China, as opposed to India, faces considerably more pressure from the international community to use its influence in countries such as Burma and Sudan. China’s permanent seat on the UN Security Council, an expanding global economic footprint, and its comparable success over India in the energy-security “race” exposes it to greater censure. While Indian officials are questioned about their Burmese ties, which include military aid to the junta, India’s democratic government and comparably better human rights record shields it to some extent (though India’s own human rights record is far from spotless) (Bangkok Post, September 14). Although India imports 3 million tons of “equity crude” per year from Sudan and holds a 25 percent stake in the production consortium, India has received much less criticism from U.S. activists. China National Petroleum holds a 40 percent controlling stake in the venture and imports more than twice India’s volume of crude [4]. While China had previously resisted pressuring the Sudanese government to address the Darfur issue, it has become more proactive in working with the Sudanese government and supporting a peacekeeping plan, wining public support from the UN and even some U.S. officials.

Just as China has demonstrated some flexibility interpreting its long-standing “non-interference” ideology with Sudan, there are some indications that China will also seek to play a positive role in Burma. China is particularly sensitive to criticism in the run-up to the 2008 Olympics, which has provided a platform for activists advocating for various interests. First Lady Laura Bush has been vocal about the political repression in Burma and sees China as a logical instrument with leverage to drive political change. She has met with activists and called UN secretary Ban Ki-moon to discuss the issue of Burma [5]. In a recent interview reported by Wall Street Journal, the First Lady stated her strategy: “China does have a huge amount of influence over Burma,” she says. “They share a border, for one thing. But also, they . . . use the natural resources out of Burma,” and in the end “they prop up a government that– a failed state, really, is what they’re propping up, just like in the Sudan.” Mrs. Bush adds that “right now, after cooperating with China in the six-party talks with North Korea, and with the Chinese Olympics coming up, I think this is a really good time for activists and advocates for Burma and the Sudan and other countries to put pressure on China” [6].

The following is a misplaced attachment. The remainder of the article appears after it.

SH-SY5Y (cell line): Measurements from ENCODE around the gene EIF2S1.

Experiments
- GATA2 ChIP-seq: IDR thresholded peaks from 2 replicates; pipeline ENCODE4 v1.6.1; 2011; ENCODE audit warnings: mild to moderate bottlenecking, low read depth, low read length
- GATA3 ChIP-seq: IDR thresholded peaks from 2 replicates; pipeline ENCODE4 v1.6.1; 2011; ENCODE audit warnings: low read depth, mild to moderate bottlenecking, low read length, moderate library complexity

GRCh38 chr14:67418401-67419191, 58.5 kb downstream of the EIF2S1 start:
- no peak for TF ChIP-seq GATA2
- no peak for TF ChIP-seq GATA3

Like in Sudan, China has recently taken an interest in ensuring that U.S. interests in Burma are considered. This June in Beijing, a senior State Department official met with Burma’s minister of foreign affairs in an unusually direct meeting brokered by the Chinese. The last time a similar senior-level U.S.-Burma meeting took place was in 2003 [7].